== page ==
On Wednesday, NBC announced that it had shelved The Michael J. Fox Show for the time being, and that the series would not return as scheduled in March after the Winter Olympics. Though not officially cancelled, the show has been pummeled in ratings by American Idol on Fox, and even if it does return later in the season, it probably won’t be in its usual Thursday night timeslot. This news comes just a week after NBC cancelled Sean Saves The World, which premiered alongside Fox in the fall and lasted only a half-season. Half of NBC’s Thursday night comedy lineup has been effectively dismantled.
And yet, still standing are unlikely stalwarts Community and Parks and Recreation. When Community premiered in 2009, it completed a solid foursome, joining Parks (which had a six-episode run the preceding spring), The Office, and 30 Rock. If it wasn’t “Must See TV,” it was certainly want to see TV. But NBC didn’t know what a good thing it had going. Though The Office was left alone, the network screwed around with 30 Rock, Community, and Parks, all of which underwent schedule tweaks, mid-season delays, and in one infamous case, the removal and return of a showrunner. Community and Parks especially, seem to have been perpetually on the verge of cancellation (though that might have a bit to do with neurotic fan bases).
Since that 2009-2010 season, NBC has tried its darnedest to make its Thursday night comedy block “work,” and as a result, it has produced some horrifically bad television. A whopping ten shows have been aired somewhere in the 8-9 p.m. time-block and subsequently removed since 2010, with Fox the latest.
Now that Parks has officially been renewed for a seventh season, and Community is a “strong possibility” for renewal according to Robert Greenblatt, let’s take a look at which shows these two underdogs have outlasted:
Outsourced (September 30, 2010 – May 12, 2011)
A facsimile of The Office, Outsourced followed American Todd Dempsey as he managed a call-center in India. It ran for a whole season before being cancelled on May 13, 2011. It was maybe–probably–a little racist.
Perfect Couples (Dec. 20, 2010 – April 7, 2011)
Olivia Munn’s break into network television, Perfect Couples followed three couples that weren’t so “perfect.” The show, which derived most of its humor from gendered relationship stereotypes, had a 13-episode run before it was taken off the air in mid-April and officially cancelled on May 13, 2011.
The Paul Reiser Show (April 14, 2011 – April 21, 2011)
It’s all right there in the name: The Paul Reiser Show was about the life of Mad About You star Paul Reiser, and served as the prototype for the Michael J. Fox Show. You might think NBC learned its lesson about dredging up its former TV stars for new shows, but apparently not. The Paul Reiser Show aired two episodes and was cancelled on April 22, 2011.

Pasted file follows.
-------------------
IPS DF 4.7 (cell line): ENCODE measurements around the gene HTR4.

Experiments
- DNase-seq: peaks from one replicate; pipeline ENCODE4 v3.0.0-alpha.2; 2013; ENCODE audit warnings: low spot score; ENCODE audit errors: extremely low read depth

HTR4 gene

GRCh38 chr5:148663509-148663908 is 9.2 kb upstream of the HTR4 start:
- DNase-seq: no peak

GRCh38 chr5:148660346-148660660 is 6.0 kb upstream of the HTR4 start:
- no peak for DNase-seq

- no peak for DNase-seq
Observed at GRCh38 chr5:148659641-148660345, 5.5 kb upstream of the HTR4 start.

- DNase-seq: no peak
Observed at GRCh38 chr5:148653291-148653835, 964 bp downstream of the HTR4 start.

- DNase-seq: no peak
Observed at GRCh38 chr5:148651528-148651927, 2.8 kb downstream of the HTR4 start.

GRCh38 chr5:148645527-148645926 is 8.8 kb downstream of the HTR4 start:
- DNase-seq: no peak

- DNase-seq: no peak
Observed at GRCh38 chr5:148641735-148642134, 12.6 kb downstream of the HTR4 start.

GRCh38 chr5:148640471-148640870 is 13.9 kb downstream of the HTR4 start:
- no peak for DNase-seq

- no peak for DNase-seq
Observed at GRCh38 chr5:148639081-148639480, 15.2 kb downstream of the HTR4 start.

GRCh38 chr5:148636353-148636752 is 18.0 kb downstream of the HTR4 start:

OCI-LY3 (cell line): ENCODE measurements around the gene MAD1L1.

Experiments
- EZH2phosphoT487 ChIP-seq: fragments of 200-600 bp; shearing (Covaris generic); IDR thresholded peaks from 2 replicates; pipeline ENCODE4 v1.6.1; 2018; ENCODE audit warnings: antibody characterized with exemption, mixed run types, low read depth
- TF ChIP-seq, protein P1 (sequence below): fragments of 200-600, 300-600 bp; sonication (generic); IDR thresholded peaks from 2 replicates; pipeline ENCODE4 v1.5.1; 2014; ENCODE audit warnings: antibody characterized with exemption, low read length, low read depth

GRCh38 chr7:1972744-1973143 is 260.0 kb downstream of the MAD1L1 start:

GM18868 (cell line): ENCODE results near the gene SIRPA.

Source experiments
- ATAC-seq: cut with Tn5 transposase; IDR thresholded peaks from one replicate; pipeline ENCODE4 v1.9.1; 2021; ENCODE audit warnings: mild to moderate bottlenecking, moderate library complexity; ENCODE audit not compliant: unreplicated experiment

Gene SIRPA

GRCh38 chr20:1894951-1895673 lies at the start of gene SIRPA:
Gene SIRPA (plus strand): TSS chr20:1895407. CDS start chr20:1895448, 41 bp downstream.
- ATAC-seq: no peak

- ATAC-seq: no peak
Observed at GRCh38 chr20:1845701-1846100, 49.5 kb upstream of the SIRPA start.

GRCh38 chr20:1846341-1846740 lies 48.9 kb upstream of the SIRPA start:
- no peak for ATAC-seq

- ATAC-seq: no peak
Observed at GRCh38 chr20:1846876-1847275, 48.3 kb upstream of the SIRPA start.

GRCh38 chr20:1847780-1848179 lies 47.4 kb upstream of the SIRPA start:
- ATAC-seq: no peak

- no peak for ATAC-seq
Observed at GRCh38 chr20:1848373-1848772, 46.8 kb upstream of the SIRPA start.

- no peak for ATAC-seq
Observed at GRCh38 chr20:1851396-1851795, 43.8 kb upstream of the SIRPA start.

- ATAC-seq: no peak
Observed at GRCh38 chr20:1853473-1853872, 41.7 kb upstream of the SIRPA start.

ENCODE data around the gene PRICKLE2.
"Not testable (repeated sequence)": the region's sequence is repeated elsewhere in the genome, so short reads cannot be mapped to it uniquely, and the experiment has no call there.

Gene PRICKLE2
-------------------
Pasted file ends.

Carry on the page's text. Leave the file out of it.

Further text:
Whitney (September 22, 2011 – March 28, 2012)
Created and produced by comedian Whitney Cummings, Whitney actually had a two-year run on NBC. It first aired for a season on Thursday nights before NBC tried it as an anchor for a new Wednesday night comedy lineup. It didn’t work out, and the show was cancelled on May 9, 2013.
Up All Night (September 14, 2011 – December 13, 2012)
Up All Night was another show that spent part of its run on Thursdays. It originally aired on Wednesdays before transplanting to Thursday nights, and followed new parents played by Will Arnett and Christina Applegate. The show actually had some potential (which explains the season-and-a-half run) before production chaos took its toll, and NBC cancelled the sitcom on May 9, 2013.
1600 Penn (December 17, 2012 – March 28, 2013)
A sitcom about the first family in the White House, 1600 Penn starred Bill Pullman as the president, Jenna Elfman as the first lady, and Josh Gad as their screw-up son. Maybe NBC remembered the success it had with The West Wing and figured it could do well with a White House comedy, too. The show ran for a few months before being cancelled on May 9, 2013.
Go On (August 8, 2012 – April 11, 2013)
The latest installment in things Matthew Perry has been doing since Friends, Go On revolved around Perry’s sports radio host and the support group he joins after the death of his wife. Yet another example of NBC pulling from its past, it was cancelled on May 10, 2013. At this point, maybe NBC should just say fuck it and start airing Friends reruns.
Welcome to the Family (October 3, 2013 – October 17, 2013)
Allegedly, roughly 2.5 million people watched the three episodes of this show that actually aired last fall, but I don’t believe it. Welcome to the Family is about a white family and a Latino family who are forced to interact when the Latino son gets the white daughter pregnant. I’m pretty sure that’s all you need to know for this one. Apparently, it still airs on Hulu.
Sean Saves the World (October 3, 2013 – January 23, 2014)
Sean Saves the World, starring Will and Grace alum Sean Hayes, is the story of a divorced father as he tries to balance parenting and work. That, as far as I can tell, is it. Oh, he happens to be gay. Right. So yeah, it lasted half of a season and was cancelled on January 28, 2014.
The Michael J. Fox Show (September 26, 2013 – January 23, 2014)
Maybe there’s still hope for The Michael J. Fox show, as it hasn’t been officially cancelled yet. Incorporating Fox’s Parkinson’s disease, it’s about a TV anchor as he–get this–balances work and family. Genius. The show aired a half-season, but as of yesterday has been put on hiatus. Rumors are that it’ll return in April, but it’s unclear if it’ll be on Thursdays.
This article is from the archive of our partner The Wire.
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